Keloids
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Patient Guide

 Keloids

 Keloids

Keloids are raised overgrowths of scar tissue that occur at the site of a skin injury (Fig 1). They occur where trauma, surgery, blisters, vaccinations, acne or body piercing have injured the skin. Less commonly, keloids may form in places where the skin has not had a visible injury. Keloids differ from normal mature scars in composition and size. Some people are prone to keloid formation and may develop them in several places.

 

What causes Keloids?

No one knows why keloids form. Although most persons never form keloids, others develop them after minor injuries or even after insect bites or after acne bumps resolve.

Keloids may form on any part of the body, although the ears, upper chest, upper back, and shoulders are especially prone to keloid formation. Persons with darker skin form keloids more easily than those with lighter skin, although anyone can form a keloid. Keloids never turn into skin cancer.

 

Treatment:

Keloids can be difficult to treat. Keloids are scar tissue, and it is important to realize that you can never change a scar back into normal skin.

The goal in treating keloids is to

  1. diminish any pain,
  2. diminish any itching, and
  3. flatten the lesion so that it is more like the surrounding normal skin.
 

The most common type of treatment include:

1) The injection of steroid into the keloid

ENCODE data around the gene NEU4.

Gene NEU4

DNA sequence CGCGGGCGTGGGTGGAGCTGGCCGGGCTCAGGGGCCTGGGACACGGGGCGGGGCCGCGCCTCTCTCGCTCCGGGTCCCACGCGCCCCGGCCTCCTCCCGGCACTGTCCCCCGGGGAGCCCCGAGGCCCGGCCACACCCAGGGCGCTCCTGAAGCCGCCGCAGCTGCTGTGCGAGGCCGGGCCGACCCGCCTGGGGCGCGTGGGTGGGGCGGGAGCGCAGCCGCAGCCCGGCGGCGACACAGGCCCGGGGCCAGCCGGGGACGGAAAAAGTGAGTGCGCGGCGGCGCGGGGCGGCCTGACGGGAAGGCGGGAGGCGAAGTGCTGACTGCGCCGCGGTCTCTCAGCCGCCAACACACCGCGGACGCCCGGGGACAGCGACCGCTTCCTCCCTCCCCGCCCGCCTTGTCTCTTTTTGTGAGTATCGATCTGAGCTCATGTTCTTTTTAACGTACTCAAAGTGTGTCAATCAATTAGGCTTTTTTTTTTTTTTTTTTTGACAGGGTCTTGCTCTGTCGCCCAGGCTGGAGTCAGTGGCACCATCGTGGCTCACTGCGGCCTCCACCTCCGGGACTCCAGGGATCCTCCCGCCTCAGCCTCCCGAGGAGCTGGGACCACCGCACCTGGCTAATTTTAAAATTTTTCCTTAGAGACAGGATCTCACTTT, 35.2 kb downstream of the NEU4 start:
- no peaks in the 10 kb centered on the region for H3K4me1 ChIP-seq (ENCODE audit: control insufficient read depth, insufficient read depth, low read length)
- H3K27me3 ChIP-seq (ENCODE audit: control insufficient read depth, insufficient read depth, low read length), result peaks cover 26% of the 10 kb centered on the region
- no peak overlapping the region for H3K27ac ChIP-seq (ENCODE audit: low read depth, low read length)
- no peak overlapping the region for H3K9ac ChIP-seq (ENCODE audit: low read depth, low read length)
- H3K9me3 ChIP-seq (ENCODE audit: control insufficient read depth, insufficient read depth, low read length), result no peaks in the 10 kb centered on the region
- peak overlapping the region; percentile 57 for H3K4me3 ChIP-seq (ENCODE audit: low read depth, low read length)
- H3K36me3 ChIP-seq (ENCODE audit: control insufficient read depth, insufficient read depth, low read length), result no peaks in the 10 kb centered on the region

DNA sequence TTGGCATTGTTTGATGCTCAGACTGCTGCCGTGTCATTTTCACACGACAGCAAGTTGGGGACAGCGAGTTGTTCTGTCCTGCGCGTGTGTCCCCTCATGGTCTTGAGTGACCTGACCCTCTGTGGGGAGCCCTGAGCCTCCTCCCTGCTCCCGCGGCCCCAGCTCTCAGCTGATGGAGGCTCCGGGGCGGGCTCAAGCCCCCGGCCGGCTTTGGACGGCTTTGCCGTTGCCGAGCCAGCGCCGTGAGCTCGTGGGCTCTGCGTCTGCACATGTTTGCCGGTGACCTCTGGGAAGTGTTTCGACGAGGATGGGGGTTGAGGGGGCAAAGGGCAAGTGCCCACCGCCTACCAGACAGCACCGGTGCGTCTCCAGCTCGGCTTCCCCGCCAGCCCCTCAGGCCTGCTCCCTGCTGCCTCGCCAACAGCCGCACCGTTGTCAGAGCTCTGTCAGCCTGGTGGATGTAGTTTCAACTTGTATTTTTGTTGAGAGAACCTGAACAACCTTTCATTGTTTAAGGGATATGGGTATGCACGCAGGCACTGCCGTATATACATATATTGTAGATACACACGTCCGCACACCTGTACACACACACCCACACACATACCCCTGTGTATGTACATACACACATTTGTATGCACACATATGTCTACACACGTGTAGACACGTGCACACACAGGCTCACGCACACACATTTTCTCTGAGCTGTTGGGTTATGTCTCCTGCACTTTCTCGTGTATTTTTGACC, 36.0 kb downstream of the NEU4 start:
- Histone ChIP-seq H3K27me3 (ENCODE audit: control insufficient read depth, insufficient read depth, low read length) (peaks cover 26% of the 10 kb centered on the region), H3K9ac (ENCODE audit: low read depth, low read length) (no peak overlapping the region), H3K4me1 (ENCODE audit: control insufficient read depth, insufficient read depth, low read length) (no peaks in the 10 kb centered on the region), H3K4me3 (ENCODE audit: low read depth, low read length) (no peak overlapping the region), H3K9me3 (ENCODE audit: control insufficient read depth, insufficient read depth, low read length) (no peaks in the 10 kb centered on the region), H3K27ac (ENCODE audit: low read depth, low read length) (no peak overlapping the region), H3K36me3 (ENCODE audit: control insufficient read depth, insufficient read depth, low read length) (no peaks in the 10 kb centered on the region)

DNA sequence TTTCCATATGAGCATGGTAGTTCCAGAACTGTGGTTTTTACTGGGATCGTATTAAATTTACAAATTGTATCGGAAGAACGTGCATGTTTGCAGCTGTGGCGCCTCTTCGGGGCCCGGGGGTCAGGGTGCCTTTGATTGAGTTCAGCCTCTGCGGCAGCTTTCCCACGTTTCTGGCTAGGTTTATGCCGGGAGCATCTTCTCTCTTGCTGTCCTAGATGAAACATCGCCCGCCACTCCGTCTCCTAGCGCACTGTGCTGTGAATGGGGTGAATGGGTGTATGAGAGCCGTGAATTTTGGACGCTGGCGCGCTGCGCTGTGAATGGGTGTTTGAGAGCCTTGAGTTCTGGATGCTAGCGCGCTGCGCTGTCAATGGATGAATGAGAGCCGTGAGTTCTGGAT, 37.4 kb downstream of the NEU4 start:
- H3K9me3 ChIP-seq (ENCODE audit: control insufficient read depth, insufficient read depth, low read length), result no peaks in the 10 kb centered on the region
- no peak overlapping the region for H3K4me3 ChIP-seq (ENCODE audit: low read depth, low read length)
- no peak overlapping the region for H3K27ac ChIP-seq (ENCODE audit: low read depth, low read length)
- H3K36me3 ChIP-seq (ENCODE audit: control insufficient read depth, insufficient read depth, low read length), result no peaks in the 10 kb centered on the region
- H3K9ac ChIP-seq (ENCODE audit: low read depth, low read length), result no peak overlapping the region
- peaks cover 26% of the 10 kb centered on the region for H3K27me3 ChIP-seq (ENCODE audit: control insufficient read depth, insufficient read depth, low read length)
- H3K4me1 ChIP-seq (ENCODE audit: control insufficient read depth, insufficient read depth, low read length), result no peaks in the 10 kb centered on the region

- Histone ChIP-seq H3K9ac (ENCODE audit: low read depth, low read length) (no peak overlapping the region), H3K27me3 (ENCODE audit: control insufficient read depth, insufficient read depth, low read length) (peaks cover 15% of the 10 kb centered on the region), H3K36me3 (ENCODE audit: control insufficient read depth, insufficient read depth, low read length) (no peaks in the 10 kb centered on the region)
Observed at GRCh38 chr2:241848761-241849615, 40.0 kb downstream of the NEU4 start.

• The doctor has decided to start your treatment by giving an injection called intralesional corticosteroid injection. Corticosteroids are hormones secreted by the adrenal cortex or synthetic analogues of these hormones. They have anti-inflammatory, antipruritic (anti-itch) and antisuppressive actions. The injection is given directly into the keloids.
  • Depending on the size of your keloids, you may require multiple injections per session, as well as repeated treatment sessions, usually at monthly intervals.
 

2) Cryotherapy

  • Cryotherapy consists of applying liquid nitrogen to the keloid.
  • You may experience discomfort, itching and pain during and even after the treatment is given.
  • If you are still experiencing pain when you are at home, you may use a cold compress - by using an ice-pack and leaving it on for a while; or you can take a mild painkiller such as paracetamol if you are not allergic to it.
  • If you are fearful of injections, or feel that you have a low threshold to pain, please inform your doctor or the attending nurse. There are measures that can be undertaken to reduce the discomfort including the use of topical anesthetic creams, which may take an hour or so to be effective.

Last updated on 12 Mar 2014

Last updated on 12 Mar 2014